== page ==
Obama Reframes Counterterrorism Policy with New Rules on Drones

May 23, 2013 2:18 PM

In a major address Thursday President Barack Obama sought to reframe his counterterrorism strategy saying that “America is at a crossroads.”

“We must define the nature and scope of this struggle, or else it will define us, mindful of James Madison's warning that ‘No nation could preserve its freedom in the midst of continual warfare.’ Neither I, nor any president, can promise the total defeat of terror,” he declared in a speech at the National Defense University in Washington.

As part of that effort, the president announced more narrow parameters for the use of drones to kill terrorists overseas and limit collateral casualties and he reiterated his pledge to renew efforts to persuade Congress to agree to close the Guantanamo detention site in Cuba where 110 terrorist suspects are being held.

He said he would appoint a new envoy at the State Department and an official at the Defense Department who will attempt to negotiate transfers of Guantanamo detainees to other countries. And he said he is lifting the moratorium on some detainee transfers.

He said, “We must define our effort not as a boundless 'global war on terror' - but rather as a series of persistent, targeted efforts to dismantle specific networks of violent extremists that threaten America. In many cases, this will involve partnerships with other countries."

He said that much had changed since the attacks on Sept 11, 2001. “The threat today is more diffuse, with Al Qaeda's affiliates in the Arabian Peninsula - AQAP -the most active in plotting against our homeland. While none of AQAP's efforts approach the scale of 9/11, they have continued to plot acts of terror, like the attempt to blow up an airplane on Christmas Day in 2009.”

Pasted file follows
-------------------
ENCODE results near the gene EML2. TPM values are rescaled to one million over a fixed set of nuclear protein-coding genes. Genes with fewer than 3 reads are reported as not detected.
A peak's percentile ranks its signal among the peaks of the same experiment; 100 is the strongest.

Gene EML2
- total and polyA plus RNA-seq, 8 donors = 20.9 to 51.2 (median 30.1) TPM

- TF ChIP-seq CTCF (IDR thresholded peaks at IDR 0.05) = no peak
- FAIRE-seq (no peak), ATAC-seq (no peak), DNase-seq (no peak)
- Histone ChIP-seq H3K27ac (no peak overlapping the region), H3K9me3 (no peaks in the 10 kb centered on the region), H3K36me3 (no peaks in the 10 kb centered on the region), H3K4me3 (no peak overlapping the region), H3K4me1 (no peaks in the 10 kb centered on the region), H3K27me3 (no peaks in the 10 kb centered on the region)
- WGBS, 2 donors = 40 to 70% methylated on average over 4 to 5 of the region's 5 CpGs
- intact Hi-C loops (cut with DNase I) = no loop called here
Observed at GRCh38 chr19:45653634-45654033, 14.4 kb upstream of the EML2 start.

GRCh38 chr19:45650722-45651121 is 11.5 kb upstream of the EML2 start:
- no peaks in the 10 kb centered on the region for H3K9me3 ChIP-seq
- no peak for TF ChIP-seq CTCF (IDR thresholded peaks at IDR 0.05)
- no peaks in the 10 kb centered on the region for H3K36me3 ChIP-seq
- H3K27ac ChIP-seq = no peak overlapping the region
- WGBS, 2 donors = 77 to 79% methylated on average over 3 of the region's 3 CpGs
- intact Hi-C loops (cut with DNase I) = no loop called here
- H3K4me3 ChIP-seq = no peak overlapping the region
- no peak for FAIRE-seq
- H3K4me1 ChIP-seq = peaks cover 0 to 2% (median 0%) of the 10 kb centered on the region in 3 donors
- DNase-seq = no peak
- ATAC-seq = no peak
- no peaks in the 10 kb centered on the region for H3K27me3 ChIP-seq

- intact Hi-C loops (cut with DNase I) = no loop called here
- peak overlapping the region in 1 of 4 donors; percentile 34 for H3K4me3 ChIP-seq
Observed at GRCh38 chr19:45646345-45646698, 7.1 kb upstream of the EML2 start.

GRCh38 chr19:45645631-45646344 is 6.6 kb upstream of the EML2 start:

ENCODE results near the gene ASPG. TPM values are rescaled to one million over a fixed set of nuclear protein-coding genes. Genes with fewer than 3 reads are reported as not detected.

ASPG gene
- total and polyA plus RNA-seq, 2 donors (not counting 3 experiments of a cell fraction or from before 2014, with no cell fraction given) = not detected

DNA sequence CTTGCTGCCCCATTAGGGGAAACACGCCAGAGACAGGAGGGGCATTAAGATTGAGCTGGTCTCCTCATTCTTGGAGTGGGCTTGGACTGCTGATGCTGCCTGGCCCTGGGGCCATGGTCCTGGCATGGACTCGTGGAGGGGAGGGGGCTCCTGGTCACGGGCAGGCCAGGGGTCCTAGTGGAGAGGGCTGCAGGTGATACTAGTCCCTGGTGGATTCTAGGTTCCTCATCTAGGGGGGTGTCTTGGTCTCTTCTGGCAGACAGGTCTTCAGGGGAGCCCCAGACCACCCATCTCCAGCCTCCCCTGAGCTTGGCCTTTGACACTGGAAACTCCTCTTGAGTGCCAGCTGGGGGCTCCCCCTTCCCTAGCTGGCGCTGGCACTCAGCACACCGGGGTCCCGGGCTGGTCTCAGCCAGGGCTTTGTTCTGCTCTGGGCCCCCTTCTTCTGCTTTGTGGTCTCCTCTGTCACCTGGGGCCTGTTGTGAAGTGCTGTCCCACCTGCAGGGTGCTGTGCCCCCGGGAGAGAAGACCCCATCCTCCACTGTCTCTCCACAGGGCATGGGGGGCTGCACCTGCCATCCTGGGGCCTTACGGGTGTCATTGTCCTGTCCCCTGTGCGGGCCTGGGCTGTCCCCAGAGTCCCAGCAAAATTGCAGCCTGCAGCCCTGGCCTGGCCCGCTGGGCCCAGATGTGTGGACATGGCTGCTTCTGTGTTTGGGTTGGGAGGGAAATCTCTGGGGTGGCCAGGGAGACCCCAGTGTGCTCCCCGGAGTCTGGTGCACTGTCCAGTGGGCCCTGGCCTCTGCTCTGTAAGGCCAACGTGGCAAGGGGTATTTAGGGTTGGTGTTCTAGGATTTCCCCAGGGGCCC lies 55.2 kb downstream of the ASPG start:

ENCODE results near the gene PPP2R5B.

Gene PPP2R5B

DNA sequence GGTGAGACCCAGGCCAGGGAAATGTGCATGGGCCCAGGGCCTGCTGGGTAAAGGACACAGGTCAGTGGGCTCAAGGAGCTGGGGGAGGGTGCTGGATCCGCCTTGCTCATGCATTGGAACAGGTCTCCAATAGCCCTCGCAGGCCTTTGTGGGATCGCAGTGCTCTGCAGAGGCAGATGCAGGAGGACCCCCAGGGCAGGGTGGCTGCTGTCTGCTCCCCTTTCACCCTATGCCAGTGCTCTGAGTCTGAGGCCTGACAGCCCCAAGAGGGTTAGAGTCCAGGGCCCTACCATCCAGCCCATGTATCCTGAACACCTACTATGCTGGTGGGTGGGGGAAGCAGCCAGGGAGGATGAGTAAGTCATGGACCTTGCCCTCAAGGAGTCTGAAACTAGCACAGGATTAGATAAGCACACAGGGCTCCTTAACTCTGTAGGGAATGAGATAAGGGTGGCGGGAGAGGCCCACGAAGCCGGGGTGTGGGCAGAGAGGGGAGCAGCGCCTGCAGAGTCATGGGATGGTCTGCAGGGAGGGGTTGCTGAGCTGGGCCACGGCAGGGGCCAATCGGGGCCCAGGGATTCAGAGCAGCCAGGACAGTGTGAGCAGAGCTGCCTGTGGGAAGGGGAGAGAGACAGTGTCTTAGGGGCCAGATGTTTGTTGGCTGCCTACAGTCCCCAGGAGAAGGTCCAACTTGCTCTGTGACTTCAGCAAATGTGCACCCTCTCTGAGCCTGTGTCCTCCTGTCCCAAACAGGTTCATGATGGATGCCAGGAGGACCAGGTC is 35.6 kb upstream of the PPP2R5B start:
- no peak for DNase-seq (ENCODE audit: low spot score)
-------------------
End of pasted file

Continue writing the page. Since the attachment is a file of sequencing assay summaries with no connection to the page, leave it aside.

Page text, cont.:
So he said, “As we shape our response, we have to recognize that the scale of this threat closely resembles the types of attacks we faced before 9/11.”

He said that the current threat is often from “deranged or alienated individuals - often U.S. citizens or legal residents - can do enormous damage, particularly when inspired by larger notions of violent jihad. That pull towards extremism appears to have led to the shooting at Fort Hood, and the bombing of the Boston Marathon.”

He also said he is narrowing the cases in which his administration will use remotely piloted aircraft, or drones, to kill suspected al Qaida terrorists.

In discussing his drone strategy he expressed remorse over the innocent people who had been killed. “It is a hard fact that U.S. strikes have resulted in civilian casualties, a risk that exists in all wars. For the families of those civilians, no words or legal construct can justify their loss. For me, and those in my chain of command, these deaths will haunt us as long as we live, just as we are haunted by the civilian casualties that have occurred through conventional fighting in Afghanistan and Iraq.”

On Guantanamo, Obama said he is lifting the moratorium on detainee transfers to Yemen that he imposed in 2010 after it was revealed that Detroit “underwear bomber” Umar Farouq Abdulmuttalab was trained in Yemen.

The defense spending bill Obama signed into law last year prohibits any transfers to the United States of any detainee at Guantanamo who was held there on or before Jan. 20, 2009, the day Obama became president.

And the law sets a very high legal bar for Defense Secretary Chuck Hagel to transfer a detainee to his country of origin, or to any other foreign country.

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